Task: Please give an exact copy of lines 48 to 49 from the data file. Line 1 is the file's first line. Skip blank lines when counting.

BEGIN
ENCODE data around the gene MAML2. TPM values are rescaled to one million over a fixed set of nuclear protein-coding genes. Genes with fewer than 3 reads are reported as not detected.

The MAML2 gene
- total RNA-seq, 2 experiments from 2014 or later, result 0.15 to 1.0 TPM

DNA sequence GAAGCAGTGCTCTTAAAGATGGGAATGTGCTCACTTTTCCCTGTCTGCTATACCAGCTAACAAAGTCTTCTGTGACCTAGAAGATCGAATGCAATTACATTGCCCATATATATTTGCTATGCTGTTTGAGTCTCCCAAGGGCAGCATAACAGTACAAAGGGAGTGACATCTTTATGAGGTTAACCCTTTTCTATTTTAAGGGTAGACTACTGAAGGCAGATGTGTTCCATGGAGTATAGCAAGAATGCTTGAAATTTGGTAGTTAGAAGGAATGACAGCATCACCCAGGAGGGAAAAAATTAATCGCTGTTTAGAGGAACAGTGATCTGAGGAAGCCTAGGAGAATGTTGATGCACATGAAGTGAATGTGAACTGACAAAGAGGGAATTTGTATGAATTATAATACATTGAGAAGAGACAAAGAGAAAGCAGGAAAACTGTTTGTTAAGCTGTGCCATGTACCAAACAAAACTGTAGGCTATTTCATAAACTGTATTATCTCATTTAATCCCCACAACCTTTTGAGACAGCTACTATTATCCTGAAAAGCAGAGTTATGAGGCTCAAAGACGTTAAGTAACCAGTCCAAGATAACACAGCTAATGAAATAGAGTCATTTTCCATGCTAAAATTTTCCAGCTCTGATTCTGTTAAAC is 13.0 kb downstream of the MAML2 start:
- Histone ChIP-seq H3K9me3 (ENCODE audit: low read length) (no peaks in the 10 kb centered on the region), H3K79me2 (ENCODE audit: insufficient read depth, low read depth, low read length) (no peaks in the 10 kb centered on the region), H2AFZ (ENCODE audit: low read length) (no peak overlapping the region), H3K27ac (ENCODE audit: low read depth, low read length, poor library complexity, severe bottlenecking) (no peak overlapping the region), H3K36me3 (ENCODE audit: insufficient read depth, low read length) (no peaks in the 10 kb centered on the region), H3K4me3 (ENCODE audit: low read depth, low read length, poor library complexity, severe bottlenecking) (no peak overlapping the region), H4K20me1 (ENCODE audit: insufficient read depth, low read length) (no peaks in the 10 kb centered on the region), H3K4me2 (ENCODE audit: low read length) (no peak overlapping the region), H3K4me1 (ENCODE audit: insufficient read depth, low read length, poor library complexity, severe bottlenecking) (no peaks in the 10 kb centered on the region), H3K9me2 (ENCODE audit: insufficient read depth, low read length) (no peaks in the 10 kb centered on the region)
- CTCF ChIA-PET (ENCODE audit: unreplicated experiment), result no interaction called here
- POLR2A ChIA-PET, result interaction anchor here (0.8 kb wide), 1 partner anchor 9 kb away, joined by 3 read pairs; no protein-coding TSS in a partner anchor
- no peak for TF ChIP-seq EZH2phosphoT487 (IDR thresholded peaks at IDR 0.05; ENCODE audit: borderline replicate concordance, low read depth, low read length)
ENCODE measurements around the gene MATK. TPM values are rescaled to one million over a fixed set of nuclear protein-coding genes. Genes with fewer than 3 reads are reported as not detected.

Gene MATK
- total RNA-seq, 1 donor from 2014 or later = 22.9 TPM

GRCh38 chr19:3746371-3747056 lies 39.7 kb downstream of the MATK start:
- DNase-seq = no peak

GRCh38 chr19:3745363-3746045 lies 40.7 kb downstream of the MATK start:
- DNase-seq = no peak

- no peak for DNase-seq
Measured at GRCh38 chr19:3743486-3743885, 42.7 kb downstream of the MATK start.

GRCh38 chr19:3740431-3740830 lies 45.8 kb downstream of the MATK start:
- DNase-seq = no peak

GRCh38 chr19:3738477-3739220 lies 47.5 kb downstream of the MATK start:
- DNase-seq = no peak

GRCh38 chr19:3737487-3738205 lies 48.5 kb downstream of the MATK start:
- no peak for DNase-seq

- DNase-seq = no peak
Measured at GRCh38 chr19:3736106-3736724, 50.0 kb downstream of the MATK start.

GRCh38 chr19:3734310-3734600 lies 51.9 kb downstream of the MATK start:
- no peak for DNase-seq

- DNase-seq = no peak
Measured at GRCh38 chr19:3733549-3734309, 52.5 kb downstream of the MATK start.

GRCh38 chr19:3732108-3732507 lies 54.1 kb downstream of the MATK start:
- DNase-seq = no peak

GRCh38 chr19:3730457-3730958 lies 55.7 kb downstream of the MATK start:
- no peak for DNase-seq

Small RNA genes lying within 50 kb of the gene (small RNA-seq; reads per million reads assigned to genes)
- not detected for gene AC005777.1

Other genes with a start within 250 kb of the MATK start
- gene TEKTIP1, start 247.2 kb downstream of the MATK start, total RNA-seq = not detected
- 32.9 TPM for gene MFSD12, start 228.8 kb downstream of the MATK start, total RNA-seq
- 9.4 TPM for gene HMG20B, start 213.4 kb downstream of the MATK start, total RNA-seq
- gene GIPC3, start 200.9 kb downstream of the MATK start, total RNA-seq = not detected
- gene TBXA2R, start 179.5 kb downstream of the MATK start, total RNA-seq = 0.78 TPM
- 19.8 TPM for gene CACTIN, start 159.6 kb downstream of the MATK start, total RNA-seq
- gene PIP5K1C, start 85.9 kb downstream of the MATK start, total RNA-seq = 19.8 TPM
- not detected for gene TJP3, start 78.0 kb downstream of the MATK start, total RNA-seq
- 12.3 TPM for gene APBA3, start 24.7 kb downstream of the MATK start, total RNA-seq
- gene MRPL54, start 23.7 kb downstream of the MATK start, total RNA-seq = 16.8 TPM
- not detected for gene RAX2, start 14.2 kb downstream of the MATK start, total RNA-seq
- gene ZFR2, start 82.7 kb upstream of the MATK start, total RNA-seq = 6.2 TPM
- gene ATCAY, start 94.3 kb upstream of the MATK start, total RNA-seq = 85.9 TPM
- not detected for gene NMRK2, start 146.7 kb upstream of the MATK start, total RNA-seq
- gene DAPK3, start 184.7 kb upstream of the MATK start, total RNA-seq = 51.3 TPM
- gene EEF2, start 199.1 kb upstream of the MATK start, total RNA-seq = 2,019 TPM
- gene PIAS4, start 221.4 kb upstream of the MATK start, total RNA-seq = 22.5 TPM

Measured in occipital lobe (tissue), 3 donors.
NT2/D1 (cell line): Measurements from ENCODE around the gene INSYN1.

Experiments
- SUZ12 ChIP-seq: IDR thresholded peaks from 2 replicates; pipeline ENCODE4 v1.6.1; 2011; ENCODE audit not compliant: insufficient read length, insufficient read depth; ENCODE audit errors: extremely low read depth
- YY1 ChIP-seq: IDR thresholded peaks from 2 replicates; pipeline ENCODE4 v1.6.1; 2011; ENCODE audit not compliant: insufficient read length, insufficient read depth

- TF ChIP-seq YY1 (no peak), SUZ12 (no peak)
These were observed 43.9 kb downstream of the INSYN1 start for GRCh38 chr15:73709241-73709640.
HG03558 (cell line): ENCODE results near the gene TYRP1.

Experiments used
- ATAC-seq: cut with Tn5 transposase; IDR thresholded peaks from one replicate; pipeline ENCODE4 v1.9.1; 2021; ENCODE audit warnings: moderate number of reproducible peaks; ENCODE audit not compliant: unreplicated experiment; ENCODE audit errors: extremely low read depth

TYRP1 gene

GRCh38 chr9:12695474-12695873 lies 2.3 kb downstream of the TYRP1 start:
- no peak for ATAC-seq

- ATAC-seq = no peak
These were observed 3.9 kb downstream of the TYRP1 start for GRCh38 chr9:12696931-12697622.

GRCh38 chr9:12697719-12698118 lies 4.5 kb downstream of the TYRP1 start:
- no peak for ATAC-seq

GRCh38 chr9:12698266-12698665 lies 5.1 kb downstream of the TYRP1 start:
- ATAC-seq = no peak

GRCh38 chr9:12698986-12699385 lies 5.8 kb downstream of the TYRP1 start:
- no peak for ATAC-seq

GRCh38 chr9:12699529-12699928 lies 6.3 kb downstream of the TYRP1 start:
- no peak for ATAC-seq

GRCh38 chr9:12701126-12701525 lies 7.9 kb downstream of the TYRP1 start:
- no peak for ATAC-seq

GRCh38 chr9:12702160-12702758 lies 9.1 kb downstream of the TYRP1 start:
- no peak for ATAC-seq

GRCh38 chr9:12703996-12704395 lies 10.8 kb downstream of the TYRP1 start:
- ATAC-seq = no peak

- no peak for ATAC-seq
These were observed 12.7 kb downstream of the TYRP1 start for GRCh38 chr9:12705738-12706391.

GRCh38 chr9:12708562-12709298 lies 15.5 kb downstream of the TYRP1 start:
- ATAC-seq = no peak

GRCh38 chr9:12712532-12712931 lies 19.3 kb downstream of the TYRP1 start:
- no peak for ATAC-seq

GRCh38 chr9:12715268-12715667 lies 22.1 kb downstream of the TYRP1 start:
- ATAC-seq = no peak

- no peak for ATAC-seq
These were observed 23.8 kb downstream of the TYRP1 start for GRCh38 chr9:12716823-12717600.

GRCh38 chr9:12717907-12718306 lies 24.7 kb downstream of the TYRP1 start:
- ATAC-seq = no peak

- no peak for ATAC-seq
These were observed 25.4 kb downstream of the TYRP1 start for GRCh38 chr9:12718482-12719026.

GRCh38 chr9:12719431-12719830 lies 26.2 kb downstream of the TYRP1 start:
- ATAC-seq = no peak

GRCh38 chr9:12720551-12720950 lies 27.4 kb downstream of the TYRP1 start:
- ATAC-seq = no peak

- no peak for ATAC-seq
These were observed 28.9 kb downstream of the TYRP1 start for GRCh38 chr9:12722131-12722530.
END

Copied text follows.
- gene ZFR2, start 82.7 kb upstream of the MATK start, total RNA-seq = 6.2 TPM
- gene ATCAY, start 94.3 kb upstream of the MATK start, total RNA-seq = 85.9 TPM